The Fairfax County Economic Development Authority (FCEDA) is hosting its fifth virtual career fair on May 20.
More than 25 Northern Virginia companies will participate in the fair, which is focused on hiring entry-level workers. The FCEDA is broadcasting the event to more than 100 colleges and universities across the country, and anyone who registers can join for free.
The fair is part of a series that the FCEDA has been organizing during the COVID-19 pandemic, which has made finding work more challenging due to the ongoing economic uncertainty and limited chances for face-to-face interactions. Hiring for college graduates at entry-level positions has dropped 45% since the beginning of the pandemic, the FCEDA says in a news release.
“We want to let anyone looking to start or restart their career – from recent college graduates and retired members of our military to parents reentering the workforce – that Northern Virginia is the place to do it,” FCEDA President and CEO Victor Hoskins said. “We couldn’t be prouder to partner with such a diverse group of companies to introduce fresh faces to an incredible place to live and work.”
The virtual career fairs is part of a talent initiative that the Fairfax County government is funding through the FCEDA to “attract, retain, retrain and grow the workforce that businesses need to succeed in Fairfax County — and to help those looking for jobs find them here, particularly during the pandemic.”
The four previous virtual career fairs in the initiative have attracted nearly 2,900 attendees, according to the FCEDA.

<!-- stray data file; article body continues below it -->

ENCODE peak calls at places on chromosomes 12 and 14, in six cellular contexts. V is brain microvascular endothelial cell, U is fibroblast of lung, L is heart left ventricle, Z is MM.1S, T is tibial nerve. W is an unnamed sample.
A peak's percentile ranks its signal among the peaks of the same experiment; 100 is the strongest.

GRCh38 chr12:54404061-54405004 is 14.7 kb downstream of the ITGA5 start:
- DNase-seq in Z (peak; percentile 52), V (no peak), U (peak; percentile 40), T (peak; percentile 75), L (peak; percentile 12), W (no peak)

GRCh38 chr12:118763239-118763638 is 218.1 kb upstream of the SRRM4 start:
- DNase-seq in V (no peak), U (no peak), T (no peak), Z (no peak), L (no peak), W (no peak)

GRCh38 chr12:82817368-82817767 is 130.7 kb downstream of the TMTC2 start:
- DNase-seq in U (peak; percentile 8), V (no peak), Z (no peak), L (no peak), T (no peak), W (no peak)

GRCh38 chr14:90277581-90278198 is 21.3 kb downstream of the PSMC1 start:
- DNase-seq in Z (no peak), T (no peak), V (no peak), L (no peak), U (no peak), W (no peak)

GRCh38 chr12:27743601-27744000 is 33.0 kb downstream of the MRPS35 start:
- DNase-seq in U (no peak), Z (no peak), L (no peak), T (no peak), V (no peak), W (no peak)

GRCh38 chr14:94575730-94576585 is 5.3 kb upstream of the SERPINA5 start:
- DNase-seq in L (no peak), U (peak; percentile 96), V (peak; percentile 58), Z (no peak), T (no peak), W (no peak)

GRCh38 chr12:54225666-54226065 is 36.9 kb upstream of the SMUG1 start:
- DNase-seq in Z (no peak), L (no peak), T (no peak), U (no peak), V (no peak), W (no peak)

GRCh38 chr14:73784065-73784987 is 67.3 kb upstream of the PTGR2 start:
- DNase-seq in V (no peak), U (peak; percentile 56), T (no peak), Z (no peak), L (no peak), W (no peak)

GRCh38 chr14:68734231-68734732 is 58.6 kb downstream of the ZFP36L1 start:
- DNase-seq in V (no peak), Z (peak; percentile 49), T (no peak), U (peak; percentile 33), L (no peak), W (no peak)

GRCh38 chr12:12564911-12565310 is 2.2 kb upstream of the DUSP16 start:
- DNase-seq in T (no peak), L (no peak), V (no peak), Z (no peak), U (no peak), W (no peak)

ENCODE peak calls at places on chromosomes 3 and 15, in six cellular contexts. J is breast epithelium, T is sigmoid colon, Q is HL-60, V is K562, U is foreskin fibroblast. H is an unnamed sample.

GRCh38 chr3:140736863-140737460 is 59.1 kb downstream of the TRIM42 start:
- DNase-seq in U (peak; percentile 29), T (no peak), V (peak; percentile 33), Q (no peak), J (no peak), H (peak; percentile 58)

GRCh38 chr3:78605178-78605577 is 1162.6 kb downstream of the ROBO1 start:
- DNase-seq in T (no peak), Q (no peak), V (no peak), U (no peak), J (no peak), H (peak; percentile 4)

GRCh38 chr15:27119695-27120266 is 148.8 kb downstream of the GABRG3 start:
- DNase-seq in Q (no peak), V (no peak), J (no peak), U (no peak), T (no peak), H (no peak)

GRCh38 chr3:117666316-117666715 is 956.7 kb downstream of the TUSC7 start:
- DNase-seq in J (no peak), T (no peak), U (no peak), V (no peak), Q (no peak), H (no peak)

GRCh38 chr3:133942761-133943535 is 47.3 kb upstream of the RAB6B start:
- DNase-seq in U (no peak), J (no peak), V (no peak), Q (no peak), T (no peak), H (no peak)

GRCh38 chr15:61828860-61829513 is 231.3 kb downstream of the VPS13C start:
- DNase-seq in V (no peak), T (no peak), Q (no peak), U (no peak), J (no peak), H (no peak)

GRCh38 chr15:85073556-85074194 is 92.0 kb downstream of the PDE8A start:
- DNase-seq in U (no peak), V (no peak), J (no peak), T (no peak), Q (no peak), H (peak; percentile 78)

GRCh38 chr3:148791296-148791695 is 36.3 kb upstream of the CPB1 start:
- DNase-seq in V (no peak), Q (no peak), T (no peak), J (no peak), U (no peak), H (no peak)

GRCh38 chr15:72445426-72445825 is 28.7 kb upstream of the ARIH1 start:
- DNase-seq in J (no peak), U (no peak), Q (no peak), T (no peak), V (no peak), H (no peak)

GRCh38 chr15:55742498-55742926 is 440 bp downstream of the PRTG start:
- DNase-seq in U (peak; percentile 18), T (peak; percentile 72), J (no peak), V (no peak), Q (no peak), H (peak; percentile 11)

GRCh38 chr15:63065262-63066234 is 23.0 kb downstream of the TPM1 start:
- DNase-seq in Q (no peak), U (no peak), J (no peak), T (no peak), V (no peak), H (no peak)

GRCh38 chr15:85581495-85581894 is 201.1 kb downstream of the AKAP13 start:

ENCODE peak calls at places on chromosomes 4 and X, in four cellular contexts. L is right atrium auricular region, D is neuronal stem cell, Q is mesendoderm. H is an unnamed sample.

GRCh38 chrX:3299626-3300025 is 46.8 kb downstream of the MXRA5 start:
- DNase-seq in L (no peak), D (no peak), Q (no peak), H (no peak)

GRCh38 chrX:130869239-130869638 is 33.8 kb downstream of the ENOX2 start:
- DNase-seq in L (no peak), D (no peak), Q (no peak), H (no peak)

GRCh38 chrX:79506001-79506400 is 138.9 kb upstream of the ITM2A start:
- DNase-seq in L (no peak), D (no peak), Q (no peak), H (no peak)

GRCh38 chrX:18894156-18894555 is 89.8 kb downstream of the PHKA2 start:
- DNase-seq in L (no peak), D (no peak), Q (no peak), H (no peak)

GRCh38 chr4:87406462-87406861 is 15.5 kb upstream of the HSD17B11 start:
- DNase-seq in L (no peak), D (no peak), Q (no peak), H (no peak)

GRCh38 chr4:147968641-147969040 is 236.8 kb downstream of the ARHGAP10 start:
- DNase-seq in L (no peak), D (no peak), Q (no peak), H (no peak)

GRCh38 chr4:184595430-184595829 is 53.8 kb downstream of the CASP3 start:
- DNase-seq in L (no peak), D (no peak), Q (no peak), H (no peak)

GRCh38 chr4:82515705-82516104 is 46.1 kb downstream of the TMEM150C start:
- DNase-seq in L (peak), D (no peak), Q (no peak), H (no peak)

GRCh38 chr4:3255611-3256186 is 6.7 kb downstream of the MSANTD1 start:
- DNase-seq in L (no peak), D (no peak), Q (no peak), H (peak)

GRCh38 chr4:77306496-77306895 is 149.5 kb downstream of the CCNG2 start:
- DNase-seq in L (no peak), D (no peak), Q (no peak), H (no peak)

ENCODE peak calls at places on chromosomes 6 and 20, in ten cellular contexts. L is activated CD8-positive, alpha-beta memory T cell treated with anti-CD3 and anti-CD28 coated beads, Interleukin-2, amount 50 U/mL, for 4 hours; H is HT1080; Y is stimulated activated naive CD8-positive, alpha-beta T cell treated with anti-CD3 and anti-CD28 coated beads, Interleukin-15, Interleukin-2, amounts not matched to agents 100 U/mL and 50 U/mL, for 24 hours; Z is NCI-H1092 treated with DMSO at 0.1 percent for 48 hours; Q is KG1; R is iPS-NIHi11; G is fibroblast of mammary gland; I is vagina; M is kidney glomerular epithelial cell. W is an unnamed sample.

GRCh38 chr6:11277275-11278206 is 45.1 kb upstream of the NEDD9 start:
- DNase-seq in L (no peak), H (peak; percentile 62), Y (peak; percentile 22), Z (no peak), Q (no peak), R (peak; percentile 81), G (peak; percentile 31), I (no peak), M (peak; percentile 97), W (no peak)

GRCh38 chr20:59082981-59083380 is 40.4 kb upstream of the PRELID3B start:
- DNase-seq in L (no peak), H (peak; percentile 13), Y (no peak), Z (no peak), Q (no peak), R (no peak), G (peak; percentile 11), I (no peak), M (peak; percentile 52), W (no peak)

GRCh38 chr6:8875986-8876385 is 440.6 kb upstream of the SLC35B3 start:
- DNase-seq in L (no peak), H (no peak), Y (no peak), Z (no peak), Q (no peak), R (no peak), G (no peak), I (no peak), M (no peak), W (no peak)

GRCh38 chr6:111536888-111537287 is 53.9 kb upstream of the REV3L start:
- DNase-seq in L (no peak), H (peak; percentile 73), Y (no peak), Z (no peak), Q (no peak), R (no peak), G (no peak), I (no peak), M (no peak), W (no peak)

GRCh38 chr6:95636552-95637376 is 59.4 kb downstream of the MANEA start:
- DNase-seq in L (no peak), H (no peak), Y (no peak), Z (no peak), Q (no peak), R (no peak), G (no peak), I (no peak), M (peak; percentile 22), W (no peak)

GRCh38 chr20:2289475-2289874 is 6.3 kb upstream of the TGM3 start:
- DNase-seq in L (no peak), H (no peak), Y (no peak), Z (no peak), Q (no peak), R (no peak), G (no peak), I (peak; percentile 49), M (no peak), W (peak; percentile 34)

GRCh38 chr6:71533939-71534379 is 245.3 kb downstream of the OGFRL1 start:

As part of the initiative, the FCEDA also launched a job search website that lists all job postings in the Northern Virginia area and sorts them by different sectors and job types. There are also opportunities to enhance or gain new skills for people who may be looking for a career change.
The Entry-Level Professionals Virtual Career Fair will be held on May 20 from 1 to 4 p.m. Prospective applicants can register to receive the link to the event. They do not need to reside in Northern Virginia.
Employers looking to promote their job openings can still register their companies by visiting the employer resource page.
More information on the virtual career fair, what companies will be attending, and how to register can be found on the FCEDA website.
Photo via Corinne Kutz on Unsplash
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The Water Mine Seeking New Lifeguards — The Water Mine Family Swimmin’ Hole in Reston is hiring more than 150 lifeguards for the upcoming summer season. Several drive-thru, socially distanced job fairs will be held on site (1400 Lake Fairfax Drive) throughout May, with the first event coming on Friday (May 7) from 4-6 p.m. [Fairfax County Park Authority]